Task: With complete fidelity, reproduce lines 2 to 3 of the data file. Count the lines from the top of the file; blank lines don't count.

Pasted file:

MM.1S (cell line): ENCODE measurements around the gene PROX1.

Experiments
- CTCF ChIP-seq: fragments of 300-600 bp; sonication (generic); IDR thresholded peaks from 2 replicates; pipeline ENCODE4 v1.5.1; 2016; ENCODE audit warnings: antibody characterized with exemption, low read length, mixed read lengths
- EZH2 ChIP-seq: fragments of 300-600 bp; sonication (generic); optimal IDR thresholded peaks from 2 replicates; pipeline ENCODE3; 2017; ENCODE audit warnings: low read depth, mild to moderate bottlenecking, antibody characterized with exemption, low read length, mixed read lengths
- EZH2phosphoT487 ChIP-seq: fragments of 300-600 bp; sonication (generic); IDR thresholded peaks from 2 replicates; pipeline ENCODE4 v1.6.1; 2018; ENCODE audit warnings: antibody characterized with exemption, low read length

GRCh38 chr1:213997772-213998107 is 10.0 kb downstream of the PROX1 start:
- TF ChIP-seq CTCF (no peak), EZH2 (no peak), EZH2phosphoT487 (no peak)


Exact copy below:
Experiments
- CTCF ChIP-seq: fragments of 300-600 bp; sonication (generic); IDR thresholded peaks from 2 replicates; pipeline ENCODE4 v1.5.1; 2016; ENCODE audit warnings: antibody characterized with exemption, low read length, mixed read lengths